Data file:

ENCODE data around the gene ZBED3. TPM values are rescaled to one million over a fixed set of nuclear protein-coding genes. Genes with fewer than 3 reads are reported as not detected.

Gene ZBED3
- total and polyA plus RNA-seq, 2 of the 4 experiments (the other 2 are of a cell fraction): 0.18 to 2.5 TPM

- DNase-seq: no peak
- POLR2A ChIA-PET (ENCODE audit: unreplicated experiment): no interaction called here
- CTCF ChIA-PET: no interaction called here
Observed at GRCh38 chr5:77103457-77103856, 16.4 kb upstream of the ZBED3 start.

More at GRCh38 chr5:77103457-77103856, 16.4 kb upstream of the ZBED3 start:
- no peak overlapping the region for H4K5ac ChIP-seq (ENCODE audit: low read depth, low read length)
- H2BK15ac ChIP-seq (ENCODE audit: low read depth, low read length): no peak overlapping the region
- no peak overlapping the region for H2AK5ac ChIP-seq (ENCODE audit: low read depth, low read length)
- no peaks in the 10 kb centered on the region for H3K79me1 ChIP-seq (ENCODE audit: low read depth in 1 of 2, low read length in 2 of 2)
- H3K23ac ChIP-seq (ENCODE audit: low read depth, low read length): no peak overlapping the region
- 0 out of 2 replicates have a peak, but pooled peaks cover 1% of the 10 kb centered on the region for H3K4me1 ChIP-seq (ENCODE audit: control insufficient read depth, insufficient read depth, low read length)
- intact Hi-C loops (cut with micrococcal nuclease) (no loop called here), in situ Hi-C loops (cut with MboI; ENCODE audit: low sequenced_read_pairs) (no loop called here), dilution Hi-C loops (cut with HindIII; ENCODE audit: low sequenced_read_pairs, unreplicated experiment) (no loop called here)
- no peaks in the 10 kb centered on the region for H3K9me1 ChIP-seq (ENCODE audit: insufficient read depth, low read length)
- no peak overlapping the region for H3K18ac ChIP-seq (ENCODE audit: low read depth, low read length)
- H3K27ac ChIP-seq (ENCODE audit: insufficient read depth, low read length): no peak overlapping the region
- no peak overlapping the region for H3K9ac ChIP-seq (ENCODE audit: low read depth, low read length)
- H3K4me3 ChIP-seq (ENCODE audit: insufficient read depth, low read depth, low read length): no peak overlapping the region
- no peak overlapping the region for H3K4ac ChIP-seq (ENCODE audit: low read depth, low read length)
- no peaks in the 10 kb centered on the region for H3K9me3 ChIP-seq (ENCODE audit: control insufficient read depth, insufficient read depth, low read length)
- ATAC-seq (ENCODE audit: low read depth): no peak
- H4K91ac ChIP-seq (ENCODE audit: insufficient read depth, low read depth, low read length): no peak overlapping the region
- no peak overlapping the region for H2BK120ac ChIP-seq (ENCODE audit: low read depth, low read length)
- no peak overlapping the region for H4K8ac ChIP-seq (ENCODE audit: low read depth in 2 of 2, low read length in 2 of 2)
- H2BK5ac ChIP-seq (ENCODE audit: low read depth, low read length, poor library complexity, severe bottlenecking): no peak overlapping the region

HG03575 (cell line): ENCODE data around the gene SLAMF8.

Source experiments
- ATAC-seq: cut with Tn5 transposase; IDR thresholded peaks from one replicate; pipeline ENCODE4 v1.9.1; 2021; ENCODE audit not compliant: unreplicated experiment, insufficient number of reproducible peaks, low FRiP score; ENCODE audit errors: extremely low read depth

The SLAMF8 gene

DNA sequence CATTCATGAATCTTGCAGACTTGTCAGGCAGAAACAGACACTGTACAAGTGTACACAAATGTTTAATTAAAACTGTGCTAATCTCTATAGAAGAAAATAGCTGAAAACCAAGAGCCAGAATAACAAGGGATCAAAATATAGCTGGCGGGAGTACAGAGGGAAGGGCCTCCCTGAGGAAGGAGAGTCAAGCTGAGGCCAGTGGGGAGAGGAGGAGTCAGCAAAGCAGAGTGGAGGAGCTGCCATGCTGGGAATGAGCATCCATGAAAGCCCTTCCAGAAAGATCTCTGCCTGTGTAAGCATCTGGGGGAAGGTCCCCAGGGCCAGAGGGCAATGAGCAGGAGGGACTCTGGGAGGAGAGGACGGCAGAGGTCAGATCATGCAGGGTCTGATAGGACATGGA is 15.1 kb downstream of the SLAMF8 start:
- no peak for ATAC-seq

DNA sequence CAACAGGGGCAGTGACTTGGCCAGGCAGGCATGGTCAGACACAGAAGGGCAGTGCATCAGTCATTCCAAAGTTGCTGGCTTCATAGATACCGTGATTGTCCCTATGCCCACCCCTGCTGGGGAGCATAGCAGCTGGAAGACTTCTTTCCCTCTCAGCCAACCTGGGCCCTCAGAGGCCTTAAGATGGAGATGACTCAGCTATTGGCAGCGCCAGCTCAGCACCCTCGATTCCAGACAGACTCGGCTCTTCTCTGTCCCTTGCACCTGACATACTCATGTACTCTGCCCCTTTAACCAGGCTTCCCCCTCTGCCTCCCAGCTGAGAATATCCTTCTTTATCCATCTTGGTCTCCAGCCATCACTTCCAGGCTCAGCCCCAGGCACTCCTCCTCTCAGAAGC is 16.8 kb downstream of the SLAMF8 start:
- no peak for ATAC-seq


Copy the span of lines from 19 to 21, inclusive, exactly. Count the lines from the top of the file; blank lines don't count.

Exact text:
- no peak overlapping the region for H3K9ac ChIP-seq (ENCODE audit: low read depth, low read length)
- H3K4me3 ChIP-seq (ENCODE audit: insufficient read depth, low read depth, low read length): no peak overlapping the region
- no peak overlapping the region for H3K4ac ChIP-seq (ENCODE audit: low read depth, low read length)